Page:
I disagreed with you because the issue isn't that Tesla makes cars with significant range. Instead the issue is that Tesla overstates the EPA driving range consistently across all platforms (in some cases as high as 21%) compared to other manufacturers who understate their range (with the exception of Volvo). Now it's been argued that Teslas have a residual range beyond the "0 mile" mark but it's widely accepted that draining the battery to a %SOC so low is not advisable.This is kind of BS. Where is the 2020 or 2021 MS LR+ which has way more range than the M3 LR?
In the old days, many of us realized the significant disparity between the rated range on the instrument cluster and the observed range such that we would make a mental adjustment for a 10-20% SOC buffer between Superchargers on the trip planner (it also led to most of us seeking out more accurate 3rd-party solutions). Tesla has since improved their trip planner in addition to adding several SuC sites and stalls to the point where this is less of an issue. Additionally, many of us have found the more accurate range estimator (guessometer) in the "energy" window on the MCU and reference that instead of the range indicated in the instrument cluster.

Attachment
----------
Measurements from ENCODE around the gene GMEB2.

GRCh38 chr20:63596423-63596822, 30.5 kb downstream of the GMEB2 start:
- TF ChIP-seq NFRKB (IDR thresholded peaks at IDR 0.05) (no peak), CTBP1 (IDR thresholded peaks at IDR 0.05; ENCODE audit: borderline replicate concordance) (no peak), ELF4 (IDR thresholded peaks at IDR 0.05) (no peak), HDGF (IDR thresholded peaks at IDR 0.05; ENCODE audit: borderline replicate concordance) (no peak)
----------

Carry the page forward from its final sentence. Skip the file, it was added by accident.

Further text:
In my opinion the overstated EPA range on the cluster is what I view as the closest thing to BS...or maybe it's the 85kWh battery pack designation when in reality it had 81kWh and about 77kWh as actually usable, and then further diminished due to software updates. This isn't to say that Tesla didn't make the best choices given the scenario nor is it saying that future manufacturers won't do similar.